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Sunday, November 28, 2021
Dahr Jamail and Ali al-Fadhily
BAGHDAD, Dec 30 2006 (IPS) - New divisions appear to be opening up between Iraqi political and religious leaders following the execution of Saddam Hussein Saturday.
Former president Saddam Hussein was hanged at an army base in the predominantly Shia district of Khadamiya in northern Baghdad outside of Baghdad’s Green Zone just before 6am local time.
The execution of the 69-year-old former dictator was witnessed by a representative of Prime Minster Nouri al-Maliki and a Muslim cleric among others.
The execution appears already to be generating more sectarianism, which has already claimed tens of thousands of lives in the war-torn country. Sectarian divisions have opened up primarily between Shias and Sunnis, who follow different belief systems within Islam.
Several Shia leaders, particularly those of Iranian origin, say the execution would be a blow to resistance against the Iraqi government by Saddam loyalists. In Baghdad’s sprawling Shia slum, the Sadr City, where most of the three million inhabitants are loyal to the Shia cleric Muqtada al-Sadr, people danced in the streets while others fired in the air to celebrate the execution.
National security advisor Mouaffaq al-Rubaii, a Shia, declared that “we wanted him to be executed on a special day.”
Celebrations in Kurdish areas were no expression of unmixed joy, even though Kurds were persecuted more than any other group under Saddam’s regime.
“The world ignored Saddam’s crimes when he committed them,” Azad Bakir, a 35-year-old engineer in the northern Kurdish city Arbil told IPS on phone. “But we are committing the same crime again by executing him like this.”
And few Sunnis were cheering Saddam’s death. A senior member of the Islamic Party who asked not to be named said the timing of the execution at the start of the Muslim holiday Eid al-Adha would prove a grave mistake. The festival marks the end of the Muslim pilgrimage to Mecca.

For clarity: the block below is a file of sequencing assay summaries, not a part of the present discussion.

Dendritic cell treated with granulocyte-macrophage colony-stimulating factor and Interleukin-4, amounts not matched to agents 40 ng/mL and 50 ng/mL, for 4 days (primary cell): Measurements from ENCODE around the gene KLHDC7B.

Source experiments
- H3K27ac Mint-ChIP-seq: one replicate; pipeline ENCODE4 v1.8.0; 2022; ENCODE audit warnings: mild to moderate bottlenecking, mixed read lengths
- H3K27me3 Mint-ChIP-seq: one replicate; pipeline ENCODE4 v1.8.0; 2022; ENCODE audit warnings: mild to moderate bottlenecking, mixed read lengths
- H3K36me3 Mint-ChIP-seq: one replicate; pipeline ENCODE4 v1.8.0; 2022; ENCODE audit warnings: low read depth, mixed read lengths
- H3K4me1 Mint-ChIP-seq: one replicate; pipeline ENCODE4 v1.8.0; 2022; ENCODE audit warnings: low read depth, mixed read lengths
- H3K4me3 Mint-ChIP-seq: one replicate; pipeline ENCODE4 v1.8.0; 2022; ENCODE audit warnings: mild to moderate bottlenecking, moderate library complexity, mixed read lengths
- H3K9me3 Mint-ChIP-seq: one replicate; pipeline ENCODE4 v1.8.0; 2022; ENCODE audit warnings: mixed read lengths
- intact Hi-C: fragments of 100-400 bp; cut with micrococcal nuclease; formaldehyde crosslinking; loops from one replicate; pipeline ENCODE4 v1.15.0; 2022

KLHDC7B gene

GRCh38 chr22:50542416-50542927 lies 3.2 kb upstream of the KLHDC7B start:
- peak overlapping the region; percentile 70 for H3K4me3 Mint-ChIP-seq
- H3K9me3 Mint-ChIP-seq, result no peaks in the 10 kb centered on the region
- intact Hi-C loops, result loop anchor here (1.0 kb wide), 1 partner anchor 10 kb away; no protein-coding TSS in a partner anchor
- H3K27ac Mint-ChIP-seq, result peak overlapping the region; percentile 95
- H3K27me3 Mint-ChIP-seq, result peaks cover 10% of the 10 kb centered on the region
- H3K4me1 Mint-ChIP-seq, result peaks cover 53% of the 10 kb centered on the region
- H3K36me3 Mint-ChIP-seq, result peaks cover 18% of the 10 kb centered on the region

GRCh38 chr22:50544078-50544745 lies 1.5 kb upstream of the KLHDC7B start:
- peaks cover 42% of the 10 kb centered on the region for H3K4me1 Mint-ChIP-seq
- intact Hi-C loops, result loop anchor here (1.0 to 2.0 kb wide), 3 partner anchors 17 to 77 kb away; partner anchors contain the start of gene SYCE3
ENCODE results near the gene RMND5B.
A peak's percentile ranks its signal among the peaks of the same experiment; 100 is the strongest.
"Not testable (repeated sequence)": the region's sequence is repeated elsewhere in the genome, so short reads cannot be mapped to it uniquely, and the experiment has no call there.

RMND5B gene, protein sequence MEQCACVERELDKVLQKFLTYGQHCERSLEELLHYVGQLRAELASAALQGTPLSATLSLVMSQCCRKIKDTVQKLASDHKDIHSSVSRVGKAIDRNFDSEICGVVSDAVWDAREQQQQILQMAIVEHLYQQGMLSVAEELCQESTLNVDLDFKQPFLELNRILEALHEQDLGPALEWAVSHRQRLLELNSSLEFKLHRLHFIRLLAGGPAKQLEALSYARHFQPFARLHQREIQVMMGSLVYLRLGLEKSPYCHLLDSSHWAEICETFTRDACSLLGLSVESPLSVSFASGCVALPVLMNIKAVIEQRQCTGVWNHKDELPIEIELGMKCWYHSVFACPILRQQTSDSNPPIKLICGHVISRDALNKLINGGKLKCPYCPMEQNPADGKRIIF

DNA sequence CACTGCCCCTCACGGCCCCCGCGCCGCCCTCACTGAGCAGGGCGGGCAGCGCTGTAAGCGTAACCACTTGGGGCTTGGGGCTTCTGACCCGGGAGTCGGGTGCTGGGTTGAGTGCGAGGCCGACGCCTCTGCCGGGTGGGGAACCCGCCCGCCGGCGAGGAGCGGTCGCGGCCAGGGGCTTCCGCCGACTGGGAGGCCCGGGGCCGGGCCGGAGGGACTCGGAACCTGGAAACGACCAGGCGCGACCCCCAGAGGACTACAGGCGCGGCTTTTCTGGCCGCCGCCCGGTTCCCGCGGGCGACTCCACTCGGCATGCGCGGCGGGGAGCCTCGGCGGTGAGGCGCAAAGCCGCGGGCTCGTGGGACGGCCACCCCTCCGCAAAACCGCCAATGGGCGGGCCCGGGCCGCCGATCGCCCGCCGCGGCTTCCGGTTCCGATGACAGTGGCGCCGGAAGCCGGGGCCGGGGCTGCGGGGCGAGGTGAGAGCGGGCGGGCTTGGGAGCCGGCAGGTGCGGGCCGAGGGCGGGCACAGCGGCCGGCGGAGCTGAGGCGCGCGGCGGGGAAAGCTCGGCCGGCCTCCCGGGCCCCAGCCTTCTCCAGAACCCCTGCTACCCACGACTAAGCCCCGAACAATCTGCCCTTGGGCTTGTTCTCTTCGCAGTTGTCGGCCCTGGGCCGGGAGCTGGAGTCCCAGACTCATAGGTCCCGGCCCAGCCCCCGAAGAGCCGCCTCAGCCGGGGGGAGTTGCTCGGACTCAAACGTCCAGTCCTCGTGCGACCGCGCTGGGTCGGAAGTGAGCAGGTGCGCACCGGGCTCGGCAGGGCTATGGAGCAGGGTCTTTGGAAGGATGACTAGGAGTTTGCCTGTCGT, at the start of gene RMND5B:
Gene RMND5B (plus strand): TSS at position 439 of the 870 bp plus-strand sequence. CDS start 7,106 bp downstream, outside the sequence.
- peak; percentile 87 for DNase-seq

Muhammad Ayash, a spokesman for the Association of Muslim Scholars, a leading Sunni group, said Saddam had served his country well, and had been punished for the wrong reasons.
“He was executed for the good things he did such as fighting the U.S. aggression against the Arab nation,” Ayash told IPS. “He stopped the dark Iranian plans in the area, and helped Palestinians survive the continuous Israeli crimes.”
In predominantly Sunni cities like Beji, Ramadi and Saddam’s hometown Tikrit, people fired shots in protest and swore to avenge the execution of the “legitimate president” of Iraq.
The execution may not bring the end to violence across Iraq that some Iraqi government leaders expect. At least 68 people were killed in bombings after the execution Saturday.
So far 2,998 U.S. soldiers have been killed in Iraq, including 109 just this month, according to the website Iraq Coalition Casualty Count.
The resistance to occupation is expected to continue. A spokesman for the Al-Mujahideen Army resistance group in Ramadi told IPS that his group saw Saddam Hussein simply as the leader of the Ba’ath Party who was “a helpless man in jail when we conducted our heroic operations against invaders.”
The spokesman, who refused to give his name, added: “We praise his bravery in facing death, but his death will not increase or decrease our carefully planned actions until the U.S. invaders and their allies leave our country.”
Across Iraq, Saddam seems to have won respect for the calm with which he went to his execution. And that could increase sympathy for him and his family.
A close friend of Saddam Hussein’s daughters in Amman in Jordan spoke with IPS on condition of anonymity. She said that when the daughters got news of the execution, “they cried of course, but then they praised God for having such a great father who faced death with such courage and faith.”
A friend of Saddam’s oldest daughter Raghad told IPS: “The family’s only concern now is to receive the body for burial in a dignified way suitable for a martyr and a national hero.”
(Ali al-Fadhily is our Baghdad correspondent. Dahr Jamail is our specialist writer who has spent eight months reporting from inside Iraq and has been covering the Middle East for several years.)
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